Home Topics Leadership This is how you decide if a meeting is important

This is how you decide if a meeting is important

Your days are busy and everything on your list can be difficult to complete. You finally made progress on a task when a meeting reminder broke your focus again. You don’t know how to finish what to do today and it will likely be another waste of your time. Is that the way it is or is there a better way?

According to The HR Digest, professionals lose an average of 31 hours per month in meetings – the equivalent of roughly four working days, or a total of two months per year. That’s a lot of disturbance, especially when these meetings don’t really bring much benefit. The problem isn’t just an overabundance of meetings. It is that so many of them turn out to be bad meetings. However, you don’t have to settle for bad meetings that disrupt your work and affect productivity. Big meetings are possible with a little forethought. Let’s look at one of the first steps in this direction: determining the need and type of meeting.

Here are five filter questions you can use to coordinate important meetings:

  1. Is this meeting necessary? There is a well-known literary advice for writers: “Kill your darlings.” That said, don’t get too attached to the plot, especially if it doesn’t serve the bigger picture. The same applies to meetings. It’s too easy to get caught up in a series of meetings that don’t matter. Keep the levers that support important goals. Eliminate the rest and your team will thank you.
  2. Are you sure you are necessary Too often we blindly accept the endless flood of meeting invitations. It is natural to think that our presence in a meeting is always necessary, especially when we have been invited. But that’s not always true. Protect your schedule and only say yes when you really need to be there.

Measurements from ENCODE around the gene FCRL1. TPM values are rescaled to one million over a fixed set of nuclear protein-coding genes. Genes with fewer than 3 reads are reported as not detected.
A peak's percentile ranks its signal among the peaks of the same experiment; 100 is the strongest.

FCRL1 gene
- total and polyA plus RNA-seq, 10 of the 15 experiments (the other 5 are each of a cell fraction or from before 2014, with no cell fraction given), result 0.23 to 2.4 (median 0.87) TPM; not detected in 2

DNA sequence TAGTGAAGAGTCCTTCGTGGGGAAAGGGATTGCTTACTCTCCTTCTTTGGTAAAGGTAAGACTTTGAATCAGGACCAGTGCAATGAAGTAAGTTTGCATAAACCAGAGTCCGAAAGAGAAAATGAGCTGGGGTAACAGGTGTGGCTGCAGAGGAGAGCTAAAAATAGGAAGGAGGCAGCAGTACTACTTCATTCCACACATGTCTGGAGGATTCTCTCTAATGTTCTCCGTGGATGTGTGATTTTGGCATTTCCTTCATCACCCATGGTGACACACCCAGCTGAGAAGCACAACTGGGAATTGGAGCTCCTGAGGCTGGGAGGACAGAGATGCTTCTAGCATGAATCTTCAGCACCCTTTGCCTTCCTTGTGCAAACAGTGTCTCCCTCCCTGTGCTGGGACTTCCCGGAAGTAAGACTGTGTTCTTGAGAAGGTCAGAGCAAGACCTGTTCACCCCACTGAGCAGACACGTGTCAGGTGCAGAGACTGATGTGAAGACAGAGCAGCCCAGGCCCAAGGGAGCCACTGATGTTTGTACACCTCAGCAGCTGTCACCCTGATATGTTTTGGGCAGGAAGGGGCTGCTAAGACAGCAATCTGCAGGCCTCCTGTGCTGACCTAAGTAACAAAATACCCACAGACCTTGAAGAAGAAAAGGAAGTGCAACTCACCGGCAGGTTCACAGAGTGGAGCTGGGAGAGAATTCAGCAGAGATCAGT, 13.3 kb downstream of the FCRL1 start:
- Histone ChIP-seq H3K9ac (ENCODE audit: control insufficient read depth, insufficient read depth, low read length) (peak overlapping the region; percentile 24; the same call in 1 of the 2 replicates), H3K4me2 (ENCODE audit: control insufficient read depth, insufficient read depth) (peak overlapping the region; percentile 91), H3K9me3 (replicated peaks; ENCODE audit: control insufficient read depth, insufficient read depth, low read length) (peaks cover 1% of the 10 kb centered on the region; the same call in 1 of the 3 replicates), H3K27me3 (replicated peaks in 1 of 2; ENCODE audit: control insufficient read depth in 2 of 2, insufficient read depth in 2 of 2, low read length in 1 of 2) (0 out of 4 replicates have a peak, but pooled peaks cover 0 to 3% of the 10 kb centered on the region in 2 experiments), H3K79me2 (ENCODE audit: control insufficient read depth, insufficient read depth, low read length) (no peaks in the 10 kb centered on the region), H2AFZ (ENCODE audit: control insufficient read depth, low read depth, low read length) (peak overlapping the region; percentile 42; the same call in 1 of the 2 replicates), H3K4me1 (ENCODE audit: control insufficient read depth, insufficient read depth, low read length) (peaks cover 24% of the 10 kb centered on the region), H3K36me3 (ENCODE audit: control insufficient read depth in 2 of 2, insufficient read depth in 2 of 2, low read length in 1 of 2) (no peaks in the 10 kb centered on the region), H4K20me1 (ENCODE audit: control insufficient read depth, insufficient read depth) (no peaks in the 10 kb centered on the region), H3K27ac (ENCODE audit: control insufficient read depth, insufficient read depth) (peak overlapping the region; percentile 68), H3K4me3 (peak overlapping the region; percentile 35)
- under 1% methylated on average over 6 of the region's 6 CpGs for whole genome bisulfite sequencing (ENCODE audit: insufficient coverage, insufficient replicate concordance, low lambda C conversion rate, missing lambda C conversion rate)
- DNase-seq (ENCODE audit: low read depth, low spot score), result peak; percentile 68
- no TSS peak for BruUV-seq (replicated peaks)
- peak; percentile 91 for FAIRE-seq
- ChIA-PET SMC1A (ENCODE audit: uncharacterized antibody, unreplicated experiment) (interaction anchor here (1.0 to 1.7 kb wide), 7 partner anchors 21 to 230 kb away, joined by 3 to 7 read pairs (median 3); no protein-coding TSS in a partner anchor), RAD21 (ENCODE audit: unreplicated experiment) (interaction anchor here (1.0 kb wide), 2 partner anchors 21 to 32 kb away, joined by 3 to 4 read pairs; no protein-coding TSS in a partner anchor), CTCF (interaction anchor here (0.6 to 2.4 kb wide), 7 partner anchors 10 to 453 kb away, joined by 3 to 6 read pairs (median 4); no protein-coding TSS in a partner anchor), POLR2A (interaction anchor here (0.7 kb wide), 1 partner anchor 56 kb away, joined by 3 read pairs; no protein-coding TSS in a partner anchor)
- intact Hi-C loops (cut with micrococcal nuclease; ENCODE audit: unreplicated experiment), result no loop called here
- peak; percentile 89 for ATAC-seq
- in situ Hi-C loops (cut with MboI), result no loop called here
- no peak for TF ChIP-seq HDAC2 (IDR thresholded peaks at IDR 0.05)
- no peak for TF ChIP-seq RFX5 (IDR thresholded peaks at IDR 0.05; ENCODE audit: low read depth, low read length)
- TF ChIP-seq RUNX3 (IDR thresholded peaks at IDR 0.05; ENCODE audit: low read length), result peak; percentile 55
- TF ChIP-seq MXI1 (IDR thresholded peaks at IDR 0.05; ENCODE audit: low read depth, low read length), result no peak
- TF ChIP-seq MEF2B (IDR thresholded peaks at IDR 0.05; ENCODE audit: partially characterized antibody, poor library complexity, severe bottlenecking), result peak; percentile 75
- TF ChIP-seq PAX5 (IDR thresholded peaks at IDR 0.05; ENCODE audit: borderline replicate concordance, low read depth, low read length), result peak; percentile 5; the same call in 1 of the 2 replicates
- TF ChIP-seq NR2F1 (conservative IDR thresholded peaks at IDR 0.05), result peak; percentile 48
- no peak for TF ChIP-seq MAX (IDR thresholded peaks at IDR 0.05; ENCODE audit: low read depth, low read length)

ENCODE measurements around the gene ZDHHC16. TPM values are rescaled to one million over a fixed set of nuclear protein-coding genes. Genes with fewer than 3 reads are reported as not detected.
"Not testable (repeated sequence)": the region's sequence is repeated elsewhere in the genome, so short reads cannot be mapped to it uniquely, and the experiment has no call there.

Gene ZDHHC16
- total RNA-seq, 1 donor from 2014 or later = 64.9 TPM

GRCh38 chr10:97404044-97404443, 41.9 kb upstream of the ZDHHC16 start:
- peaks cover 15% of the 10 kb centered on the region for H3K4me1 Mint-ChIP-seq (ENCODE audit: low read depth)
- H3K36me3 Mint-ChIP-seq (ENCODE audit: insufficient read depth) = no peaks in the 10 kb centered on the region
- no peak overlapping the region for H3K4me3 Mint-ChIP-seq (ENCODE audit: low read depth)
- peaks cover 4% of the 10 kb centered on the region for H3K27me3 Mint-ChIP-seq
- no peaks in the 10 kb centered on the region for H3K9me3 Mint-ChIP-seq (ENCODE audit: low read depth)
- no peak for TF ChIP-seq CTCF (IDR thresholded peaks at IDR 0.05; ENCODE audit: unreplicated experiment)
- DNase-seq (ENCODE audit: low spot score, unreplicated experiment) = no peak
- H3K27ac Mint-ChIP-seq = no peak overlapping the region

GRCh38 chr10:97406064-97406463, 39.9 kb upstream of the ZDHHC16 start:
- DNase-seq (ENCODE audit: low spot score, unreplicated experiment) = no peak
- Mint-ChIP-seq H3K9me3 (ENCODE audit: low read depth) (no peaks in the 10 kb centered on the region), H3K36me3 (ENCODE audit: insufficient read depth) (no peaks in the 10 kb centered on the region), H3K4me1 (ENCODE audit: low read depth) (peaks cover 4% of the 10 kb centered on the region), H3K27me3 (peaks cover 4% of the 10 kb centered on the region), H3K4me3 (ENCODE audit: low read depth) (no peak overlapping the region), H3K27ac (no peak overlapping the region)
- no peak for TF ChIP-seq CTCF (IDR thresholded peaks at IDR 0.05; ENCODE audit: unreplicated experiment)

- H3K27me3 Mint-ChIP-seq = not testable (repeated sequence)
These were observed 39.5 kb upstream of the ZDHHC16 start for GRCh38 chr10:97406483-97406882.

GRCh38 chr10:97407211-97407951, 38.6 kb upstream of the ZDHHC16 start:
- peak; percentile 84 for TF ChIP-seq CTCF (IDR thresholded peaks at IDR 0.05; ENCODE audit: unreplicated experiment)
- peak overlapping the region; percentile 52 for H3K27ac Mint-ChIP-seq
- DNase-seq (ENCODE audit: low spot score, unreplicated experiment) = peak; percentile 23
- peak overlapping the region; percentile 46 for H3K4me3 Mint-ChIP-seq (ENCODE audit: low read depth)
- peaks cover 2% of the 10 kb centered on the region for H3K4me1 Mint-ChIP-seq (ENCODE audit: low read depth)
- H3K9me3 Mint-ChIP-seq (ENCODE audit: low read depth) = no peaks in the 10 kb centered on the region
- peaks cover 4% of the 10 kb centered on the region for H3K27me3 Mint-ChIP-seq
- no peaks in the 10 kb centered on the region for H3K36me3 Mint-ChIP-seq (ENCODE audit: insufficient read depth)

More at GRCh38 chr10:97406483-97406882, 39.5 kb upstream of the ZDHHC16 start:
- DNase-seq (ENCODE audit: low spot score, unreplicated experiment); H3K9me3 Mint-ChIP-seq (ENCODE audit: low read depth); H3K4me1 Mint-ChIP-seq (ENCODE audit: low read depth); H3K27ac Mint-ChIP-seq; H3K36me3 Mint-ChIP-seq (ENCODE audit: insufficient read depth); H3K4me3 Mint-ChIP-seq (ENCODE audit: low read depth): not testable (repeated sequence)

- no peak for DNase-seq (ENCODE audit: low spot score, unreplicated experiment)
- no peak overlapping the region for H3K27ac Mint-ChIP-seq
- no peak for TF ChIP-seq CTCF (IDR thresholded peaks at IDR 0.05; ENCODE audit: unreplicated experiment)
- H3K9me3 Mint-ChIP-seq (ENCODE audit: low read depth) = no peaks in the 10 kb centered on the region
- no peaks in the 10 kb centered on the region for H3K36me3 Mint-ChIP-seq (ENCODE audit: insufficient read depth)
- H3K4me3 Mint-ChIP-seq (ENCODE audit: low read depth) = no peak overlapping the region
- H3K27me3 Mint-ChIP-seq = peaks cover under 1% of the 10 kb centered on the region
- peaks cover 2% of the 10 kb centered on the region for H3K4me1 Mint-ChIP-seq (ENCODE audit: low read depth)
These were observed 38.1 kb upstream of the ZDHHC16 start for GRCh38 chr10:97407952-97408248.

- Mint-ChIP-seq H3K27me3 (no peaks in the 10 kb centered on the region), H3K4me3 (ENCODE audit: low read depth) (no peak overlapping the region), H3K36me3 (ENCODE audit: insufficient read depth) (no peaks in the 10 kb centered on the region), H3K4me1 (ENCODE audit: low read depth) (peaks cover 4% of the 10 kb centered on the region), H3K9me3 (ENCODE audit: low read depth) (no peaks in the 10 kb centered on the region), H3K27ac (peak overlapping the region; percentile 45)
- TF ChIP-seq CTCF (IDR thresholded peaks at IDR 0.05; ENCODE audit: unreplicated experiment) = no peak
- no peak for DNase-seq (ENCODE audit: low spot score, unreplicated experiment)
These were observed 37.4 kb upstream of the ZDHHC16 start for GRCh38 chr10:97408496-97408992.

3. Who else should be involved? When organizing a meeting, think about who absolutely needs to attend. Remember, smaller groups can be aligned more quickly to make a decision. Relevant information can later be passed on to the masses via email or project management update.
  4. What kind of meeting do you want? Think in advance of what type of meeting will help you achieve your goals. Setting this early on will make the purpose clear and the conversation won’t meander so your time will be productive.
  5. What is the correct format? In the past, face-to-face meetings in companies were the norm. But these days we all practically meet in some way, and face-to-face meetings are no longer the default. It takes deliberate thought to determine what is best for your team and what format is best for what you want to achieve. If that’s personal, great. Otherwise, your favorite video conferencing app will work great too.

Take control of your meeting habits. Regularly ask yourself: Is this meeting necessary? If not, be determined and eliminate the meetings that don’t matter or affect your productivity. Make the most of your team’s time and resources by focusing on high leverage things and you will see less frustration and better results.


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